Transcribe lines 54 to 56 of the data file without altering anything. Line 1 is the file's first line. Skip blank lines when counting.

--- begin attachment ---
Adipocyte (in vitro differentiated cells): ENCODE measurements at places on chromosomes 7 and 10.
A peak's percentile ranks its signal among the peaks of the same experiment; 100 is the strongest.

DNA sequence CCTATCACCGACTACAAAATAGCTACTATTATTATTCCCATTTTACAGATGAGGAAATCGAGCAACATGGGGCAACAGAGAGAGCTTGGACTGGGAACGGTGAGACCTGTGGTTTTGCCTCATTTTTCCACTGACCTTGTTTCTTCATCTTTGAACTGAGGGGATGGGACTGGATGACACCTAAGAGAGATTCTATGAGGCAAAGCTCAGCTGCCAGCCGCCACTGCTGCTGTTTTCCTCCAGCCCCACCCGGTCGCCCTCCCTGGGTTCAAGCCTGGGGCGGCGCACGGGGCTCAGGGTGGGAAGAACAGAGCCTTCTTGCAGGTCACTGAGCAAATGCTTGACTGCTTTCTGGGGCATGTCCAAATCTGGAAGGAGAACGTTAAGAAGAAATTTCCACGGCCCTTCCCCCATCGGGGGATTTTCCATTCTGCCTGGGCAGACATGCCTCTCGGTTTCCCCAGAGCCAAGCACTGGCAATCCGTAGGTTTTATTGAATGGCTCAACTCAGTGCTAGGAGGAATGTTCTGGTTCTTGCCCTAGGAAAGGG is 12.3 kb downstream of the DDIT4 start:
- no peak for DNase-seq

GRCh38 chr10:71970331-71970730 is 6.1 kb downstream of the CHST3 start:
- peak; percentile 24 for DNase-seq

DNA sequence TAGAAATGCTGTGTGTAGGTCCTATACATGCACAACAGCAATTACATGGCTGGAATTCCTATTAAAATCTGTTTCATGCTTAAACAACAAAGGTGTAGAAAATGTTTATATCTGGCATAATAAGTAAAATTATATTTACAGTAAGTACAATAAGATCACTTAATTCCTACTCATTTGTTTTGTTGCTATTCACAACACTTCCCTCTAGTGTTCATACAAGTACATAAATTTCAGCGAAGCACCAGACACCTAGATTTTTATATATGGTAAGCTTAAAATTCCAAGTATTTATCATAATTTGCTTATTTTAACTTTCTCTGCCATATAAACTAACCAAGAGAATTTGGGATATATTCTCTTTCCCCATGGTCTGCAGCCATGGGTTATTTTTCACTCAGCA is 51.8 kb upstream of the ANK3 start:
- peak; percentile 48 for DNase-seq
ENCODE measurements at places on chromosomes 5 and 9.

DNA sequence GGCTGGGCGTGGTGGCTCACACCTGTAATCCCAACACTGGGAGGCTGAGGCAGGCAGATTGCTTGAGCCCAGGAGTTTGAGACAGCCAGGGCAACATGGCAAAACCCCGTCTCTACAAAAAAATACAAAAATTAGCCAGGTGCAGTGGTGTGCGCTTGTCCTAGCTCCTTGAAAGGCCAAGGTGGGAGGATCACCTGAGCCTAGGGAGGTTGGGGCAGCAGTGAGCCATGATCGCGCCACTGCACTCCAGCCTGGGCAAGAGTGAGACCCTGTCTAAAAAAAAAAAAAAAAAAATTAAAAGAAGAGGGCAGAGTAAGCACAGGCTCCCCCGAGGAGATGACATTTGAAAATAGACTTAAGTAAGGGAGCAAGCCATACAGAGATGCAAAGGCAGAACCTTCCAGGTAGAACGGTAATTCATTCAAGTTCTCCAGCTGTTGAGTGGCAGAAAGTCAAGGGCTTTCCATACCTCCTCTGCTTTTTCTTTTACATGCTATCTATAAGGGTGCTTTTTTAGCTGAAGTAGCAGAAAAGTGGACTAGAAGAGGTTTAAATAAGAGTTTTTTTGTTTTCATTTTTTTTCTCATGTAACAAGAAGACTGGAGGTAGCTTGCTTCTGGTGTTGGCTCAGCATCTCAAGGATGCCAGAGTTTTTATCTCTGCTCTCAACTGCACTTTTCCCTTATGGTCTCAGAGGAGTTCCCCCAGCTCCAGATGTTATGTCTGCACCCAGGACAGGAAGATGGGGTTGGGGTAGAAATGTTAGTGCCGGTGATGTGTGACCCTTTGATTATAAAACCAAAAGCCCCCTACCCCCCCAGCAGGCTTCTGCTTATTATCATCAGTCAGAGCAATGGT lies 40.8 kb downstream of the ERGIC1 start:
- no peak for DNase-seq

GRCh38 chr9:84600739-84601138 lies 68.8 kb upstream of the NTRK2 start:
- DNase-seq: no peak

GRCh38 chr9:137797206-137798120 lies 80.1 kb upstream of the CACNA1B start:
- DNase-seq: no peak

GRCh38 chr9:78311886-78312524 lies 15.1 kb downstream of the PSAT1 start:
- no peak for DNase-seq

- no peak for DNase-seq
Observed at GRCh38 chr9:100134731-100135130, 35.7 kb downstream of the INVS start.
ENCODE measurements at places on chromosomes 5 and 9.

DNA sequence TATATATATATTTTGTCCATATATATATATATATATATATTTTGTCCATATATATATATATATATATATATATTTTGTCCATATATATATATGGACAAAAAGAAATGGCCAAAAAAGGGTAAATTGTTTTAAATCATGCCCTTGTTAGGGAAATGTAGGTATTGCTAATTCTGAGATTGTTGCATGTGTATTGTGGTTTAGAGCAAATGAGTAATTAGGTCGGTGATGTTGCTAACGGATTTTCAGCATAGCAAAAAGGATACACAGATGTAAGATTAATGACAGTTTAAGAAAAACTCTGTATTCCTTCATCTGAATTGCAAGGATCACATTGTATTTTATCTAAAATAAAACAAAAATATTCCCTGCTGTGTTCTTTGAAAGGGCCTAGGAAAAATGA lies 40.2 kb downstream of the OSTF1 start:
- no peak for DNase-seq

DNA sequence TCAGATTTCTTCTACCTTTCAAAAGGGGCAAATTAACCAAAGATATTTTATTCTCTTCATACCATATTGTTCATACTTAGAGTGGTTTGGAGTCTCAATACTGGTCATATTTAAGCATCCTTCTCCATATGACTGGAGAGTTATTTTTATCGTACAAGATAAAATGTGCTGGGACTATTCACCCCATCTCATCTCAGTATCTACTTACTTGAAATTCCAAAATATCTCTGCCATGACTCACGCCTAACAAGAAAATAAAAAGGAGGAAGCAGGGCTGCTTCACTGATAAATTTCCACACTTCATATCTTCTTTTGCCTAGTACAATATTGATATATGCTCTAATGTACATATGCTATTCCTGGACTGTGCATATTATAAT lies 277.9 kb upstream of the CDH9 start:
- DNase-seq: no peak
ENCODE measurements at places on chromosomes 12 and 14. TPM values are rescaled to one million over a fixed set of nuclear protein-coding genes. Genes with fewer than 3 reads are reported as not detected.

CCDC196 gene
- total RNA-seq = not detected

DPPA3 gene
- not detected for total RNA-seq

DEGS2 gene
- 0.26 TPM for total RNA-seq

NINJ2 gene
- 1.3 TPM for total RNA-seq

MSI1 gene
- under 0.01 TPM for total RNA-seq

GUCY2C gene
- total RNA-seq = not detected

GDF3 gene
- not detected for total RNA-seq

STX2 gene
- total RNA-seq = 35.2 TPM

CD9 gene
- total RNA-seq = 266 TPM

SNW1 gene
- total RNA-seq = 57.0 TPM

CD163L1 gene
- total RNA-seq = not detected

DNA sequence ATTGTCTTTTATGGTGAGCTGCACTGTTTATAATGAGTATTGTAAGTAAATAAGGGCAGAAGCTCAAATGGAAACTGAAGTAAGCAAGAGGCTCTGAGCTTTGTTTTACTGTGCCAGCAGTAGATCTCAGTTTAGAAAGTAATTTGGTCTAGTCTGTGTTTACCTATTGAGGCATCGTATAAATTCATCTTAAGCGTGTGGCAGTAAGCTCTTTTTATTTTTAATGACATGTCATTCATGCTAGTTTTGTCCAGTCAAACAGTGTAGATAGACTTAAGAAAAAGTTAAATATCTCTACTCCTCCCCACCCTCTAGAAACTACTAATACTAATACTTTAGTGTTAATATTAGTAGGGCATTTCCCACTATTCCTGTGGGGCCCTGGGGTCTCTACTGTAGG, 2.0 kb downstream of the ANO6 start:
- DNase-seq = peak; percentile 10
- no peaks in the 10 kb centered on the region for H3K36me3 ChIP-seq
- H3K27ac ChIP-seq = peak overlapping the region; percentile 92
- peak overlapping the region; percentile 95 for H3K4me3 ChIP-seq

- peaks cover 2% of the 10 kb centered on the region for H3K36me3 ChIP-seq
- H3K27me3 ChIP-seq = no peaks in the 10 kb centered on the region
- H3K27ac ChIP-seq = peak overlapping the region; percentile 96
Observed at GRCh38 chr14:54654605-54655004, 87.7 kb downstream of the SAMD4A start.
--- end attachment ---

- H3K27me3 ChIP-seq = no peaks in the 10 kb centered on the region
- H3K27ac ChIP-seq = peak overlapping the region; percentile 96
Observed at GRCh38 chr14:54654605-54655004, 87.7 kb downstream of the SAMD4A start.